You're going to get some people furious with the impression that you're not aware of potential health and safety issues. Others upset because if feels like you're taking their artistry and devaluing it. A bunch will see you as a threat, because you're asking them to give their hard work and experience away.. And likely the casual hobby cooks in the metaphor will see you as a taker; here to learn the art to make a quick buck, without taking the effort to see the soul of the craft.

If you have experience with United States manufacturing, what you just asked the business person is: how do I become China?

The only thing that most people heard is: How can I cheapen what you love to do? And ultimately do it better.

While there is nothing wrong with what you're asking, I believe it is getting lost.
 
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Arimara

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I think I can help a little with this. I think we have what my industry calls a failure to "read the room".

First, yes.. With your particular skills and setup, making unique molds might be a better "moneymaker".

Second, yes. The bath, body and soap market is saturated. Unless you can differentiate yourself, you're going to be one of the gang.

Third, people here are people who love soaping. Many of them are in it for the love of soapmaking, some do it as a business. People know that contributing to the forum makes this place special and unique for beginners AND advanced soapmakers. While people appreciate that we all need to "make a buck" to survive, imagine going to a forum of French chefs and without ever contributing to the knowledge; the shared passion; or science of the conversation; asking them if they can help you figure out how to mass produce French food - because you already have six customers lined up and your day job isn't sustainable.

You're going to get some people furious that you're not aware of potential health and safety issues. Others upset because if feels like you're taking their artistry and devaluing it. A bunch will see you as a threat, because you're asking them to give their hard work and experience away.. And likely the casual hobby cooks in the metaphor will see you as a taker; here to learn the art to make a quick buck, without taking the effort to see the soul of the craft.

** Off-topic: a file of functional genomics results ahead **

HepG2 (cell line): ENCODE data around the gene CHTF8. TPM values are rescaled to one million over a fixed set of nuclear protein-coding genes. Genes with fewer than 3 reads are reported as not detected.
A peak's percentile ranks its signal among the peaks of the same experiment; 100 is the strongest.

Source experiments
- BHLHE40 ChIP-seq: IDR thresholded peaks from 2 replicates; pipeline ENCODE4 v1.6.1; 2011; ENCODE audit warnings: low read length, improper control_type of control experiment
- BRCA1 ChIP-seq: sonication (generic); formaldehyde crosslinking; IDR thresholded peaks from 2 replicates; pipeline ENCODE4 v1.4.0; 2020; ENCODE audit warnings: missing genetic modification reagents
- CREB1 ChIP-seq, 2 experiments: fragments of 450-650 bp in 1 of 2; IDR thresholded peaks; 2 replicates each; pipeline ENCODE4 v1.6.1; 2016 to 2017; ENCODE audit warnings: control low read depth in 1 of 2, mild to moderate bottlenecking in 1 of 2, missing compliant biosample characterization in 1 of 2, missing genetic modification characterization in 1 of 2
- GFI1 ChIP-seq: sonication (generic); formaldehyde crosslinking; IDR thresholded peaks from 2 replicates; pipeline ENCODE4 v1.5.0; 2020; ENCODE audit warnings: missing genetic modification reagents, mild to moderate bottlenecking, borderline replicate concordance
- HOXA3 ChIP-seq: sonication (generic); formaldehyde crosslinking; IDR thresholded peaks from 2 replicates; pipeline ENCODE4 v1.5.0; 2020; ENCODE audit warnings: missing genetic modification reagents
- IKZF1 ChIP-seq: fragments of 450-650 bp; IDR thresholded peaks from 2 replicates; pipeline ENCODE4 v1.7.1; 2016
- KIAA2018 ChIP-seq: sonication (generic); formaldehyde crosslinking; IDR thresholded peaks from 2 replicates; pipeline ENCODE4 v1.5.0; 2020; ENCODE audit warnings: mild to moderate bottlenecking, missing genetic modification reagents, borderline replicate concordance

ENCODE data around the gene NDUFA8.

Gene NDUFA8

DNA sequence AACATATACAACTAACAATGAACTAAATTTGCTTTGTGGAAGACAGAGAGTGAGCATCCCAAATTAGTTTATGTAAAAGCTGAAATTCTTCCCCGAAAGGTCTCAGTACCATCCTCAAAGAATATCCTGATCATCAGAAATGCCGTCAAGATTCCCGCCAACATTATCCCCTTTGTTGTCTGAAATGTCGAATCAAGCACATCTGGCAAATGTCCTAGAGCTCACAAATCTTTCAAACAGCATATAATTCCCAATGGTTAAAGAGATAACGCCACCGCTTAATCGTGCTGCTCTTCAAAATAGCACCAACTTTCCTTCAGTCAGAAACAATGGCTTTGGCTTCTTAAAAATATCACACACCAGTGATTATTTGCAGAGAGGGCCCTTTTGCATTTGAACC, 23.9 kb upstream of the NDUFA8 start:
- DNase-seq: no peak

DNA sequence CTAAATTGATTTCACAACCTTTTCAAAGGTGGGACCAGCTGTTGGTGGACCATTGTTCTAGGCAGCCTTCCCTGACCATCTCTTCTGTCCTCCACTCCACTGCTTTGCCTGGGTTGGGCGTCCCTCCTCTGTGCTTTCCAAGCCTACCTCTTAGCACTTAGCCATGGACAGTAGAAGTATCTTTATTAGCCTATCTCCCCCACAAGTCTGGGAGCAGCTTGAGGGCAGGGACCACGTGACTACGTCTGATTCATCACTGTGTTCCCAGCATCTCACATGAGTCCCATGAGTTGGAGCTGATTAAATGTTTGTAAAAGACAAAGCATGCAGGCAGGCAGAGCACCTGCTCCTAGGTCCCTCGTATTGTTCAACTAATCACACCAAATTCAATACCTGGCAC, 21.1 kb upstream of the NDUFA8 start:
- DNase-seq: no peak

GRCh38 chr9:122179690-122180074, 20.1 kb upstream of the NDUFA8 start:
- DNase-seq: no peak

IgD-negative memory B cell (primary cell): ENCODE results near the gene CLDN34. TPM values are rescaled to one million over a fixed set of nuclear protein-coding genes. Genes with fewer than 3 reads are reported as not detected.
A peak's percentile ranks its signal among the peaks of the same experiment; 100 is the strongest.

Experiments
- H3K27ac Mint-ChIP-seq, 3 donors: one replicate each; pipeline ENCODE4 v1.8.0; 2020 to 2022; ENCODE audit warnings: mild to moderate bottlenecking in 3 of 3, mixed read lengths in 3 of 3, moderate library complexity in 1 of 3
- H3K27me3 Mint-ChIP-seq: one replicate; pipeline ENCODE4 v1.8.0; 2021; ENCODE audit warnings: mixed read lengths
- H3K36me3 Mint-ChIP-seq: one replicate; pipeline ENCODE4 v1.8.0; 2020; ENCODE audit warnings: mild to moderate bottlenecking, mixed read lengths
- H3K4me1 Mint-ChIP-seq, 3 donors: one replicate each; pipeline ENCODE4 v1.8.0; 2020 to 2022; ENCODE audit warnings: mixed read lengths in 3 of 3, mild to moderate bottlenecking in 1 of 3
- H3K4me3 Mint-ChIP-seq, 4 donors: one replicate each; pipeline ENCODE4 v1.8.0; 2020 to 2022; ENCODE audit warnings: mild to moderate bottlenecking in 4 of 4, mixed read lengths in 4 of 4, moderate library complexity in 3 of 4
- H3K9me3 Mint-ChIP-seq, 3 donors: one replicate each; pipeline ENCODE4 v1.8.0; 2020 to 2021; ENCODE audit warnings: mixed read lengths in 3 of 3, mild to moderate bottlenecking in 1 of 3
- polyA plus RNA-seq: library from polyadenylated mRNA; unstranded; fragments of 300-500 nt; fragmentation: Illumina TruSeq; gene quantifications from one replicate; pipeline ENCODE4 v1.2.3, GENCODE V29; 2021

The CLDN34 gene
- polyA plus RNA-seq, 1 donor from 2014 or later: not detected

If you have experience with United States manufacturing, like I do, what you just asked is: how do I become China?

Nobody comes out liking the exchange.. Perhaps not even yourself.

The only thing that most people heard is: how can I cheapen what you love to do? And ultimately do it better.
Love the French chef analogy. Many of them love what they do and I have nothing but respect for those individuals. They make their products with love and care, and all I wish I could say is "shut up and take my money!" If you're going to sell your hard work, it better be something you are passionate about.
 

cherrycoke216

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You sound like a polite and straightforward person. And you do realize the economic aspect and all. And you have take everyone's opinion well. I mean, they don't sound harsh, just being practical and honest, but there will be new member hearing this and start a internet war/troll or something. :headbanging:

The real fast way is melt a one color MP and after unmold it, you paint it with a brush using rubbing alcohol and mica. This might be a little faster than using a syringe kind of thing to inject white outline and then the blue base. Because using syringe, you have to be fast enough that soap is not harden inside syringe but slow enough that make the outline clean and clear. But take my words with a grain of salt. I'm a mostly cold process soap maker and occasionally use MP as a medium in decorations. ;)

I think you are polite and persuasive in person, plus you have unique product to sell it to 8 stores. On the internet, people can't hear your tones so we can only guess. And toxikon is right, I will be the weirdo to pay big bucks for unique and one of a kind mod when some love the drawer as a mold. But to each his own. :p
 

petech

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@susie and @weaversport

I hear you both, you give valid critiques of me. Yes I agree I failed to ‘read the room’ properly.

For sure if I could do it over again, I’d find a different way to ask my question.

@arimara
I hear you, thanks!

@cherrycoke216
Thanks for the tips about painting it with mica, that idea hadn’t occurred to me to try. And thanks for your other kinds words, I appreciate it.

Everyone:
I like making soap as far as it is a challenge to me, as I’ve never made soap until recently, everything is new to me. Figuring things out is fun to me. I’ve learned to use 3d software, I’ve learned to use a 3d printer, I’ve learned about MP soap, I’ve learned about using a paper cutting machine, I’ve learned to design packaging on the computer and then turn it into real paper box. I’ve learned how to door knock on stores. I’ve learned what stores like and don’t like. There is a ton of stuff that I know now that I didn’t know a few months ago.

As far as CP soap goes. There are tons of beautiful soaps out there. I’ve seen them on pinterest and youtube and in stores. I don’t think I can add value there, because I have no obvious ideas on how to make CP soaps that isn’t the same as everyone else. MP soap is very kind to custom molds, that is where I think I can add value by being unique.

My apologies to those of you who felt I was rude in how I came on this forum and asked my question. Not my intent to make you feel uncomfortable. People who know me in real life say I don’t filter what I say before I open my mouth.